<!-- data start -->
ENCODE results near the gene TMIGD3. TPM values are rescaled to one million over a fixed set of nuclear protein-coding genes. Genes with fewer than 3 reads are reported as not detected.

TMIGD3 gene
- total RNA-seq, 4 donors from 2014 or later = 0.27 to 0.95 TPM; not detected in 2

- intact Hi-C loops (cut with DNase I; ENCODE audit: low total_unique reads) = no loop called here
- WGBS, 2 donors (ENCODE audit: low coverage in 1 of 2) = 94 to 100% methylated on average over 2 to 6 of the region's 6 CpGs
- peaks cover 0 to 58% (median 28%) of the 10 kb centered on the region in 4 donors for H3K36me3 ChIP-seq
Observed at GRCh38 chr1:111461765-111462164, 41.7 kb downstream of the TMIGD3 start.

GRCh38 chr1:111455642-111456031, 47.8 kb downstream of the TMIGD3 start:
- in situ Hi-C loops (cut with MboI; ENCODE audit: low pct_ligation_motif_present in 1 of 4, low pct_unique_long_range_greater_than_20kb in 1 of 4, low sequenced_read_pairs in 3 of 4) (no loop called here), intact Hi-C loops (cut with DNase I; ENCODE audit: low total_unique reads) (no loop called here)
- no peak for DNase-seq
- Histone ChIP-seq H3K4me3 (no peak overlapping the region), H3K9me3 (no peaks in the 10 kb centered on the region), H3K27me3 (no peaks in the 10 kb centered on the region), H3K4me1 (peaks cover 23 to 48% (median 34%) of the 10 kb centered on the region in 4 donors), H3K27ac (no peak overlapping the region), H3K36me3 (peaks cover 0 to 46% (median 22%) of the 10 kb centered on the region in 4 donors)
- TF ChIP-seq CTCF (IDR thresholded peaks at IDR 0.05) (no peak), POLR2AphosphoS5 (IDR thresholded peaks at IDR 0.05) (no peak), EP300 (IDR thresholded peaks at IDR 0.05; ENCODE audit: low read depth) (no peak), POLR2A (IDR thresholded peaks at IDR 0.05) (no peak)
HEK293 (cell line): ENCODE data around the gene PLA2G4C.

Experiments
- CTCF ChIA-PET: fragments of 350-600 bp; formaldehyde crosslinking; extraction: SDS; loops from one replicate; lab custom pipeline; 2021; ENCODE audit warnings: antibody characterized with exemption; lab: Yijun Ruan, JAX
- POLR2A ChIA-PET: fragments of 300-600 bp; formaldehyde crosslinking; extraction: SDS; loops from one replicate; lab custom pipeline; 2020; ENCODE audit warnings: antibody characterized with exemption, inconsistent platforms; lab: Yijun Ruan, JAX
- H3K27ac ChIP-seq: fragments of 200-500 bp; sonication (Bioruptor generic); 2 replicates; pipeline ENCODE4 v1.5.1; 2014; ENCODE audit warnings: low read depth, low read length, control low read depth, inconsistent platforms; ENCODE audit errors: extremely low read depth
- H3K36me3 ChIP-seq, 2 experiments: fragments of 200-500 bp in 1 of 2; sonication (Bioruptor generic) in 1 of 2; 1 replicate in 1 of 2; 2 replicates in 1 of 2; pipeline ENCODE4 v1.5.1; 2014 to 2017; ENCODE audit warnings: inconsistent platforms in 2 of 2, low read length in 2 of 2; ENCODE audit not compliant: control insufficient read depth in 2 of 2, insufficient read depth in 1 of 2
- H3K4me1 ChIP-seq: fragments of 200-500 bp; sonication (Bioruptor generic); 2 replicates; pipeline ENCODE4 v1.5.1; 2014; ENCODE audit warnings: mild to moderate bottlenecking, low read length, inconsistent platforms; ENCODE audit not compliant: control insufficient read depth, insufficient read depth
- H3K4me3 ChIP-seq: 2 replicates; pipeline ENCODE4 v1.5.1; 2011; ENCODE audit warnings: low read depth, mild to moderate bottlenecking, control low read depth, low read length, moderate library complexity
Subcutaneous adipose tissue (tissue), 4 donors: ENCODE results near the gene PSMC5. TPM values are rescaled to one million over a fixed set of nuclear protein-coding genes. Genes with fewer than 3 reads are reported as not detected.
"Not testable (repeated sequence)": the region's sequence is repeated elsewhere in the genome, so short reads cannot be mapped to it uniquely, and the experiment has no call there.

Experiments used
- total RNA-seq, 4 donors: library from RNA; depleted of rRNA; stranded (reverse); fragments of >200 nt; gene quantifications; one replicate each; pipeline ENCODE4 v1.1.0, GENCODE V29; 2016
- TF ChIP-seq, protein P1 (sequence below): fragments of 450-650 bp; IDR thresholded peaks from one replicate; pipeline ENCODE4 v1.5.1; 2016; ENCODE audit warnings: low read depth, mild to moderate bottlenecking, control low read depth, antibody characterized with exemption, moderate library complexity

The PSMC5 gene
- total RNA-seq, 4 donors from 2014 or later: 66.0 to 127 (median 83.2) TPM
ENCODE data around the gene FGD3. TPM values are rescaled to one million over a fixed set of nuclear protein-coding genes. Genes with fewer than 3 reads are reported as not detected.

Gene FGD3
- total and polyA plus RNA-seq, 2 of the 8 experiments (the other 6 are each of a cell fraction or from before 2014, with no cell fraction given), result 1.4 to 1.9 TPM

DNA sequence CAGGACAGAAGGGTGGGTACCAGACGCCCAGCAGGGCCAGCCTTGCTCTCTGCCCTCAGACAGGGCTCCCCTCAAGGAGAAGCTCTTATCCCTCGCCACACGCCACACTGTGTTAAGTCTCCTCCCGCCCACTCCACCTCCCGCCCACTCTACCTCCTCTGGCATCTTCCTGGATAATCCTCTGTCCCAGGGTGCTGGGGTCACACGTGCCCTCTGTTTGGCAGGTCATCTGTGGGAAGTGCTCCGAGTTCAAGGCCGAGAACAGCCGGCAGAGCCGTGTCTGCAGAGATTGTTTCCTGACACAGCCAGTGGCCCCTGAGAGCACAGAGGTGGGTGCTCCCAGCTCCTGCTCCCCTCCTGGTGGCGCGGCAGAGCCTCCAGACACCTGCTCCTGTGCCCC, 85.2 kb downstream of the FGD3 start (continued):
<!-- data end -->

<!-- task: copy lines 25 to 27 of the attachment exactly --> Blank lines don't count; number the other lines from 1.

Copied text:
- TF ChIP-seq, protein P1 (sequence below): fragments of 450-650 bp; IDR thresholded peaks from one replicate; pipeline ENCODE4 v1.5.1; 2016; ENCODE audit warnings: low read depth, mild to moderate bottlenecking, control low read depth, antibody characterized with exemption, moderate library complexity

The PSMC5 gene
- total RNA-seq, 4 donors from 2014 or later: 66.0 to 127 (median 83.2) TPM